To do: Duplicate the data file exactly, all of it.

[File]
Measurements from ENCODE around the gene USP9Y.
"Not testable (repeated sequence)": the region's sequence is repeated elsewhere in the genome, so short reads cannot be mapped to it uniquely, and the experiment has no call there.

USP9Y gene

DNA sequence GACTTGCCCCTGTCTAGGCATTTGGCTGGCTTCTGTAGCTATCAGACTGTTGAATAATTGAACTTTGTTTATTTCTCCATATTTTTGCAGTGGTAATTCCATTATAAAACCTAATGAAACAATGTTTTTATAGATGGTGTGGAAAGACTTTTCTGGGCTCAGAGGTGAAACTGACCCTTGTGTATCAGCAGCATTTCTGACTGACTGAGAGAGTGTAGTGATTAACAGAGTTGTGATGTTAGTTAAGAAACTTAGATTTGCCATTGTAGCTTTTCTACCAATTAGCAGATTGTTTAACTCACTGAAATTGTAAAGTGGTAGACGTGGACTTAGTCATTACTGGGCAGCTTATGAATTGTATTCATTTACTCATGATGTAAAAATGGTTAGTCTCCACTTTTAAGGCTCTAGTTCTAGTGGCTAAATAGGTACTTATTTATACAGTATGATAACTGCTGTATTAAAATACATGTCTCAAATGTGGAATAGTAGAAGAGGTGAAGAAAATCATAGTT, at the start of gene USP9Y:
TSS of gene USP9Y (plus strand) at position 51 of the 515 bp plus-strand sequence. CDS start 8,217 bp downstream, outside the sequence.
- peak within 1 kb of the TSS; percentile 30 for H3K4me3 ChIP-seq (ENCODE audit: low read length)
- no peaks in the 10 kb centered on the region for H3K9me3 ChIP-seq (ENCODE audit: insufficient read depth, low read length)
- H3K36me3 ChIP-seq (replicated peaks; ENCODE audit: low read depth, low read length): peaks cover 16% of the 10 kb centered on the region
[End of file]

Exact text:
Measurements from ENCODE around the gene USP9Y.
"Not testable (repeated sequence)": the region's sequence is repeated elsewhere in the genome, so short reads cannot be mapped to it uniquely, and the experiment has no call there.

USP9Y gene

DNA sequence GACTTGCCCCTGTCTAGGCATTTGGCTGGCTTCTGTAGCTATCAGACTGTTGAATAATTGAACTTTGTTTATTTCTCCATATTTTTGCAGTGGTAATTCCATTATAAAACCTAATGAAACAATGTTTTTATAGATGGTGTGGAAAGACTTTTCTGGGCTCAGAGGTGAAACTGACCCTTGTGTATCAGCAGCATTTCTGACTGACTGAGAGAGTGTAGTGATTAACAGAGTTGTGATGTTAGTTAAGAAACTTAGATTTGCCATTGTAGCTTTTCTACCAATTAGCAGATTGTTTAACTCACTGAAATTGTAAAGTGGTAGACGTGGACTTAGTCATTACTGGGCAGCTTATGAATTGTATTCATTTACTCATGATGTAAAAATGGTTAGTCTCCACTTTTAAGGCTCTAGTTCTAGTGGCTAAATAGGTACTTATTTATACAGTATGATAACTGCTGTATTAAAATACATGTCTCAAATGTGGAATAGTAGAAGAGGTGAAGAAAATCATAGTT, at the start of gene USP9Y:
TSS of gene USP9Y (plus strand) at position 51 of the 515 bp plus-strand sequence. CDS start 8,217 bp downstream, outside the sequence.
- peak within 1 kb of the TSS; percentile 30 for H3K4me3 ChIP-seq (ENCODE audit: low read length)
- no peaks in the 10 kb centered on the region for H3K9me3 ChIP-seq (ENCODE audit: insufficient read depth, low read length)
- H3K36me3 ChIP-seq (replicated peaks; ENCODE audit: low read depth, low read length): peaks cover 16% of the 10 kb centered on the region